Q: When running Senzing supplied utilities against Db2 why am I getting segmentation faults?
A: It's likely because you have the wrong library set in the odbcinst.ini file. For example, you might be referencing libdb2o.so when it should be libdb2.so. See Setting up the ODBC environment (Linux and UNIX) in the Db2 Knowledge Center for details.
Q: Does Senzing support MemSQL?
A: No, MemSQL isn't 100% compatible with the Senzing requirements. We have tried it but had issues with prepared statements. We are planning to re-evaluate in the future.
NoSQL Data Stores
Q: Our standard platform is a NoSQL data store - such as Cassandra. Does Senzing support NoSQL stores?
A: Senzing was designed ground-up and optimized for NoSQL row stores, it was also designed to make it rather easy to port to new back-end data stores. Over the years we explored Redis, HBASE, Cassandra and other exotic back-ends. REDIS had memory bloating issues. HBASE is designed for heavy write, some read (opposite of the Senzing IO activity) – leading to horrible performance.
The problem with Cassandra was eventual consistency. With eventual consistency off, everything is OK for Senzing functionality, but then Cassandra does not scale/perform. Turn eventual consistency on and suddenly unacceptable errors pile up (data drift some would say). Transactional entity resolution, a property of Senzing, requires the data store produce trusted answers in T=0. There are many reasons the future of entity resolution will be transactional including no need for periodic re-loading to account for data drift. Another, is active maintenance: Incrementally adding, updating and deleting records while the system is operational.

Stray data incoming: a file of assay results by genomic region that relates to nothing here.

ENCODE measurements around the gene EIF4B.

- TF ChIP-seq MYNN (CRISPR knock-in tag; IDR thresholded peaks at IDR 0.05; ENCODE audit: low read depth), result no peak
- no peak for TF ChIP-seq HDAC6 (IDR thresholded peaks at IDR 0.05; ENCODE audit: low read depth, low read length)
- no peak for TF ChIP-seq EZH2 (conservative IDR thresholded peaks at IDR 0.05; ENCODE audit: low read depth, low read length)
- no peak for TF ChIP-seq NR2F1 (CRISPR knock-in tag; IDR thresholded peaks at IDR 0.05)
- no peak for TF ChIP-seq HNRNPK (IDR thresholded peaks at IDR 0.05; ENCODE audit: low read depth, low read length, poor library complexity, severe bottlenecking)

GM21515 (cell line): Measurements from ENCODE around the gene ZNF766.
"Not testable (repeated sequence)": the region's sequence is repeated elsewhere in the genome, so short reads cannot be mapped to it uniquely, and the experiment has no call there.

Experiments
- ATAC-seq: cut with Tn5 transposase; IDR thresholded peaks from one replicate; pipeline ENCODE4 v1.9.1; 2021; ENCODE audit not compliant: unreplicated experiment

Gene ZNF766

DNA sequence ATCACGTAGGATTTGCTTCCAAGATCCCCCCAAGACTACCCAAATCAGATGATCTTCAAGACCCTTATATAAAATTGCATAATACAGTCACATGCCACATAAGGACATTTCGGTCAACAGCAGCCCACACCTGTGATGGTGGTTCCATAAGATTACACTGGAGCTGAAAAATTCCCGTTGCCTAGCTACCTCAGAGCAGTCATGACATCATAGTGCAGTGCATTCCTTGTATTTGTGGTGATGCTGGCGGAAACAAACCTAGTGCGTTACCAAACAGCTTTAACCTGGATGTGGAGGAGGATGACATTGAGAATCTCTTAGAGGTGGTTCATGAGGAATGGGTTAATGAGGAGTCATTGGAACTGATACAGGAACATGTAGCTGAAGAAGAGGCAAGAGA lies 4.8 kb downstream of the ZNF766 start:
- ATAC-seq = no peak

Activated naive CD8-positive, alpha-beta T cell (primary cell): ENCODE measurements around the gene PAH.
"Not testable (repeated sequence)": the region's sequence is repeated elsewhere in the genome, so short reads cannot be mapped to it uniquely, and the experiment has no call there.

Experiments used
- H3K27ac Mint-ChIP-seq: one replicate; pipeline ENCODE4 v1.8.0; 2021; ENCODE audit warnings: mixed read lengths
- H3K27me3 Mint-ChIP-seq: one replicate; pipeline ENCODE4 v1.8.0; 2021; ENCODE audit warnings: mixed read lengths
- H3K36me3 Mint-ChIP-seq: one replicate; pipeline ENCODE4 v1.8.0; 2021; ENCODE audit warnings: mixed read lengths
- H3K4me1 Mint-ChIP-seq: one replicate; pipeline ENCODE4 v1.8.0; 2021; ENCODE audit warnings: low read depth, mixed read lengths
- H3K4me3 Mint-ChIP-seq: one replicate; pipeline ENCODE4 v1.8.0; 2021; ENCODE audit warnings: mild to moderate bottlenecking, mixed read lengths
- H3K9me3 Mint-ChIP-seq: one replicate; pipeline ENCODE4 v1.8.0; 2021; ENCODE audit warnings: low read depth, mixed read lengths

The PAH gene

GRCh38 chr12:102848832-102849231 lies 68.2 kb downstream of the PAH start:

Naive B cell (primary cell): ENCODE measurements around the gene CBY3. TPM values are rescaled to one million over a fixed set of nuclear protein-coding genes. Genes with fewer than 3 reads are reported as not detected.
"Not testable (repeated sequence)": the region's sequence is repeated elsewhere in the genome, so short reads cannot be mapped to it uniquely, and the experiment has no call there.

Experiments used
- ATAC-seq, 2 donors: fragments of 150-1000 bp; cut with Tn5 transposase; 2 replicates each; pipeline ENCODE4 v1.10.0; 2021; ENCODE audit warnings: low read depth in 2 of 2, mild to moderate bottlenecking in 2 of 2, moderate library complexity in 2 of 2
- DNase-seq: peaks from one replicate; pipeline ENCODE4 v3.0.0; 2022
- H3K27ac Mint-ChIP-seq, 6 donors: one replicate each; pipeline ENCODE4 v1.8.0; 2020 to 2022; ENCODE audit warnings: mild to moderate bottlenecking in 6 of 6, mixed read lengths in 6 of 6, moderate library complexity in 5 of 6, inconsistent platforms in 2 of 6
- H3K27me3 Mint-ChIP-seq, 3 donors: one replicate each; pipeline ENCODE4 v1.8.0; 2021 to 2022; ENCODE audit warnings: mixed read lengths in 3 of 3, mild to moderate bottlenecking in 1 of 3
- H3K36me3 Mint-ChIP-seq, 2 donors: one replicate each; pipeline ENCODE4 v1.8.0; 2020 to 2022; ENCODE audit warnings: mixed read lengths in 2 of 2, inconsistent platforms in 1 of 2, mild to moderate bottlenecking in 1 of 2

Senzing has no issue being fed from, or posting results to NoSQL datastores (e.g., HDFS, HBASE, Cassandra, MongoDB, Elasticsearch, NEO4j).
The Senzing data store is expected to deliver trusted, real-time, entity resolution, supporting heavy OLTP workloads. As such, the data stores currently supported can be found in the System Requirements.